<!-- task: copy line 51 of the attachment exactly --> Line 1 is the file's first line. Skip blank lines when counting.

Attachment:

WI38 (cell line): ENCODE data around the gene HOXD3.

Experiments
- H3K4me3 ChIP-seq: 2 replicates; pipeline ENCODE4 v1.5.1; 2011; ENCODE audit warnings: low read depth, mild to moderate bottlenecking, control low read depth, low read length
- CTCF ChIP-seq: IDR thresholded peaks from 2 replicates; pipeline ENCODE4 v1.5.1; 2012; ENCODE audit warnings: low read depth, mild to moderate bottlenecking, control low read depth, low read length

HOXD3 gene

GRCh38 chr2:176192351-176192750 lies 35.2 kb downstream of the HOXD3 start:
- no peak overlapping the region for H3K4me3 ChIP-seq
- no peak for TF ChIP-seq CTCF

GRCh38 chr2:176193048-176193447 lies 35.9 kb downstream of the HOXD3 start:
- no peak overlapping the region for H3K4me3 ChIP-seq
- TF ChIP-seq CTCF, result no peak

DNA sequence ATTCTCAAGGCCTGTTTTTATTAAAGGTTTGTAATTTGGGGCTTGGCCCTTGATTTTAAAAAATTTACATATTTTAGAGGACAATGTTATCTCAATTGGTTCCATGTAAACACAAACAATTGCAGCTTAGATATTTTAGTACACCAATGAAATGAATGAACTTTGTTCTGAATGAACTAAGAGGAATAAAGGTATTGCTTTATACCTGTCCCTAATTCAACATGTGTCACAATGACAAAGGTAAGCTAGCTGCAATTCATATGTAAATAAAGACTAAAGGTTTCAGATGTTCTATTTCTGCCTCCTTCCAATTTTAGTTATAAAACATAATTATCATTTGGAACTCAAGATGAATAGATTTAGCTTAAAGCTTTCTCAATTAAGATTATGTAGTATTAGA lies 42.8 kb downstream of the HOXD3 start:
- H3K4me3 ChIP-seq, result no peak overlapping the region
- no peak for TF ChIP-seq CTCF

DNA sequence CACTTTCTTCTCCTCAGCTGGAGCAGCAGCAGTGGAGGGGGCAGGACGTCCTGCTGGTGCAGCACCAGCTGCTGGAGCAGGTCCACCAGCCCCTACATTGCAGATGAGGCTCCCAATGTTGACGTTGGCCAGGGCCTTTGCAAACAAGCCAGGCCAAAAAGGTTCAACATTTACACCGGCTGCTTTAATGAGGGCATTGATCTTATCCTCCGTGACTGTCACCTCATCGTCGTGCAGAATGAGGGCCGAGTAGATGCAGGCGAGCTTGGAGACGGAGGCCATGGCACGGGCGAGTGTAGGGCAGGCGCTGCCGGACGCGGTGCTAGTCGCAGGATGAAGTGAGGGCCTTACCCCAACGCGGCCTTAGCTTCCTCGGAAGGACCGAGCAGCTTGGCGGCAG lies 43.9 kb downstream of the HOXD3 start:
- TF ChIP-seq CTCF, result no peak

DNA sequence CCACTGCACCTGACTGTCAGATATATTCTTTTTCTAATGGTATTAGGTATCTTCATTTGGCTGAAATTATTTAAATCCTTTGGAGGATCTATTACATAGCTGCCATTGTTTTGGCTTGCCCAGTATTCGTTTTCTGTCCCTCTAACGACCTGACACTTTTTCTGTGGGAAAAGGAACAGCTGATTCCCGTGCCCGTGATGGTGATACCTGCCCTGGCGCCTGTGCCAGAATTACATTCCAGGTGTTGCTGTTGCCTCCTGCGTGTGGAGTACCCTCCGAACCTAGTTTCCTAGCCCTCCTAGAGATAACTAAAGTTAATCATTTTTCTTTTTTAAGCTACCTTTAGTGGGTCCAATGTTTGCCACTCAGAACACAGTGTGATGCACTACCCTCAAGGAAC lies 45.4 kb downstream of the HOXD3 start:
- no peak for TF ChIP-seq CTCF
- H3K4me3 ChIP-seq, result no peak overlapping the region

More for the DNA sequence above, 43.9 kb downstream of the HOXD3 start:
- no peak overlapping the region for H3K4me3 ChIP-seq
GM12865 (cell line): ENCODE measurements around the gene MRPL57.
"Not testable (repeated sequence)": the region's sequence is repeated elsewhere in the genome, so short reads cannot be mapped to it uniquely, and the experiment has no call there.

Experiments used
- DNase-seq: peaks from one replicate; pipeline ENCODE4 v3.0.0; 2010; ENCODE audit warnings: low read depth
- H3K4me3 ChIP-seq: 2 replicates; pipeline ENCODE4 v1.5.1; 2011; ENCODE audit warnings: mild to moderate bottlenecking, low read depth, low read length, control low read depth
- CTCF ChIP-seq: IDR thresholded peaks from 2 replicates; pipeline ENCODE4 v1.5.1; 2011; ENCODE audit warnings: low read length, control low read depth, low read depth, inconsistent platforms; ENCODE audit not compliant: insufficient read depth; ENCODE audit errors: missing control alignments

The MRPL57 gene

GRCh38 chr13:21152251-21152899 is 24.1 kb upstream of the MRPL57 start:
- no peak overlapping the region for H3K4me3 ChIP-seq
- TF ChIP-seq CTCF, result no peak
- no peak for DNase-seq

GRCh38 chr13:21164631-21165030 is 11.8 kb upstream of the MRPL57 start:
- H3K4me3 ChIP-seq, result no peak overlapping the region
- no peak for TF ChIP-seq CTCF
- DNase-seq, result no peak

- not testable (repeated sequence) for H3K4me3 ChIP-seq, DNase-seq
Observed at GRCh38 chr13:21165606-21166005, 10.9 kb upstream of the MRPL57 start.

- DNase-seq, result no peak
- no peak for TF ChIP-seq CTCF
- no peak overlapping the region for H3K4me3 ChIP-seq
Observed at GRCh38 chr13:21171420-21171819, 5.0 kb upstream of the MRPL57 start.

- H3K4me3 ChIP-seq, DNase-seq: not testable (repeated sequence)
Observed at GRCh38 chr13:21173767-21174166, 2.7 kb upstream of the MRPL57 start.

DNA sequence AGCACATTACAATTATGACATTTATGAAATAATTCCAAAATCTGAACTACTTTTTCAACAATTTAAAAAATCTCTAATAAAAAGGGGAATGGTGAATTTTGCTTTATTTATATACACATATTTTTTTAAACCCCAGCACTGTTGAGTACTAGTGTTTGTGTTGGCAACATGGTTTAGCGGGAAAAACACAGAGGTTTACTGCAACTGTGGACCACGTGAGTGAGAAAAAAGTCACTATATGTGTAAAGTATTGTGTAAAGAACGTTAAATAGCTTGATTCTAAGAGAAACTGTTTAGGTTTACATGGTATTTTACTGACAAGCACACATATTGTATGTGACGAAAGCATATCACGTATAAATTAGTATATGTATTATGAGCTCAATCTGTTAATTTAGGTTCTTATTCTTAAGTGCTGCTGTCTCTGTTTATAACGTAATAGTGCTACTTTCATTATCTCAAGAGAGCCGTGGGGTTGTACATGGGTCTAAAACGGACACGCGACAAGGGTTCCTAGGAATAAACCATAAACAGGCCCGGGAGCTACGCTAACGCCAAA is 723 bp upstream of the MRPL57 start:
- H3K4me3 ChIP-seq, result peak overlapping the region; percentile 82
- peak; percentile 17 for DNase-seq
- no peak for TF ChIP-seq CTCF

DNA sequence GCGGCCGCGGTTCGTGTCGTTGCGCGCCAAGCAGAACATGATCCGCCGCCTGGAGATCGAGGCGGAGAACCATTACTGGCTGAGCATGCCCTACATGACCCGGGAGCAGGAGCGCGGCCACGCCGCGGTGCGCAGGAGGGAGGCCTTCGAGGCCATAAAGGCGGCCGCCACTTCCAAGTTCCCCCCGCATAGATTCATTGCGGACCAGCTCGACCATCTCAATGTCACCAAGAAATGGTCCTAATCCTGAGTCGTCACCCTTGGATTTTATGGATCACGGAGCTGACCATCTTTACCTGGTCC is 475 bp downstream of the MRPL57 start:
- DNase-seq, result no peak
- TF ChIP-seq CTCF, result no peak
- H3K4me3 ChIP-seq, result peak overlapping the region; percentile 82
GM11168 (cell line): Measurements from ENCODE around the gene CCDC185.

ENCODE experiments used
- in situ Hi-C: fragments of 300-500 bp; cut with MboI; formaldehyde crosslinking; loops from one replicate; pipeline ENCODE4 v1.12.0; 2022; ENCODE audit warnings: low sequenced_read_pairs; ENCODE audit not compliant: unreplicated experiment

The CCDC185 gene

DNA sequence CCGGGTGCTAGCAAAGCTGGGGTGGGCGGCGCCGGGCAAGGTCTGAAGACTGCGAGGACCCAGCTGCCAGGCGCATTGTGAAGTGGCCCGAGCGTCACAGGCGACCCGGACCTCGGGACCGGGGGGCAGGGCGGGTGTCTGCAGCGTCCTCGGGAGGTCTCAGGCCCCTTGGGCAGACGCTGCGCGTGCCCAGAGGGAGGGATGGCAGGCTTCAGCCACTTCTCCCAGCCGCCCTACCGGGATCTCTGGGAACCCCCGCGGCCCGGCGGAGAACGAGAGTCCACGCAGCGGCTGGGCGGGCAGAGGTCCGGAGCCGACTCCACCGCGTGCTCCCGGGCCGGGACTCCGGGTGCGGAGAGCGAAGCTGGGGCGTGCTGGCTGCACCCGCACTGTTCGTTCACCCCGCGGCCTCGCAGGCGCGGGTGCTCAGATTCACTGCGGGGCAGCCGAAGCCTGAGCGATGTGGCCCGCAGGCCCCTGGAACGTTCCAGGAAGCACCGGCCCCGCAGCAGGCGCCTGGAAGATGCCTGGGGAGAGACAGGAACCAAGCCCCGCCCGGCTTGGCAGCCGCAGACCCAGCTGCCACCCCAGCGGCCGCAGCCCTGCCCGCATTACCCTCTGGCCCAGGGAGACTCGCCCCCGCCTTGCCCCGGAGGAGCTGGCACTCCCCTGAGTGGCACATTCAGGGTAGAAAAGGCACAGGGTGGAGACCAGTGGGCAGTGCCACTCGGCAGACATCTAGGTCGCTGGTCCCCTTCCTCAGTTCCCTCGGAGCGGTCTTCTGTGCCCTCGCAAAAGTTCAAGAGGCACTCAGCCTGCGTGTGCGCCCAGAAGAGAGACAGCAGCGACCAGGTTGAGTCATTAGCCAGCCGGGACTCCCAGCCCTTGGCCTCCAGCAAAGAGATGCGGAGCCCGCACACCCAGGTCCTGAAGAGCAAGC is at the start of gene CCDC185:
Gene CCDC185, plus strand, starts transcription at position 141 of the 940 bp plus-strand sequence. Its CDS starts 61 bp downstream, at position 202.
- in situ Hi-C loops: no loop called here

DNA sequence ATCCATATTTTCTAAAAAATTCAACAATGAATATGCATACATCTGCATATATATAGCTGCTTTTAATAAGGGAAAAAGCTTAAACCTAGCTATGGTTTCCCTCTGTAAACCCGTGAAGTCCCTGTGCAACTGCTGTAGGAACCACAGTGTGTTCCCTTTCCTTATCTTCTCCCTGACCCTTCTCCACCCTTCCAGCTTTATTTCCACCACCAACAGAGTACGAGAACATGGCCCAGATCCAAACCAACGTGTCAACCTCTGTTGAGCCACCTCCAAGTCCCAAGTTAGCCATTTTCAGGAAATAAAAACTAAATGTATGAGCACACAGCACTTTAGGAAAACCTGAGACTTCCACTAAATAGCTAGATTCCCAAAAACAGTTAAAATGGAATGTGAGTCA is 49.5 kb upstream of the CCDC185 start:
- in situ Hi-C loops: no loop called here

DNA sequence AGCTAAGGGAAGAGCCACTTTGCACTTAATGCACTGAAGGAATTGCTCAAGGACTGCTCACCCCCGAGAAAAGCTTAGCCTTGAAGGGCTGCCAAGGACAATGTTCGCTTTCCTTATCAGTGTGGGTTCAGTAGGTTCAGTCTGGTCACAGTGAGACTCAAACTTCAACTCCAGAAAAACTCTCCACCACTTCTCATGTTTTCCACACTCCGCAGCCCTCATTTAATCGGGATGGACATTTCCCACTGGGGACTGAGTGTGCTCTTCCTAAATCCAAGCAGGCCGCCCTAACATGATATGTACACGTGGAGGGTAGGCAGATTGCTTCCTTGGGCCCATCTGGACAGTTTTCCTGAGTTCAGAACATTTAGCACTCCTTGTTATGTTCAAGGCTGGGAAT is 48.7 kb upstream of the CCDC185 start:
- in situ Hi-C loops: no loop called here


- TF ChIP-seq CTCF, result no peak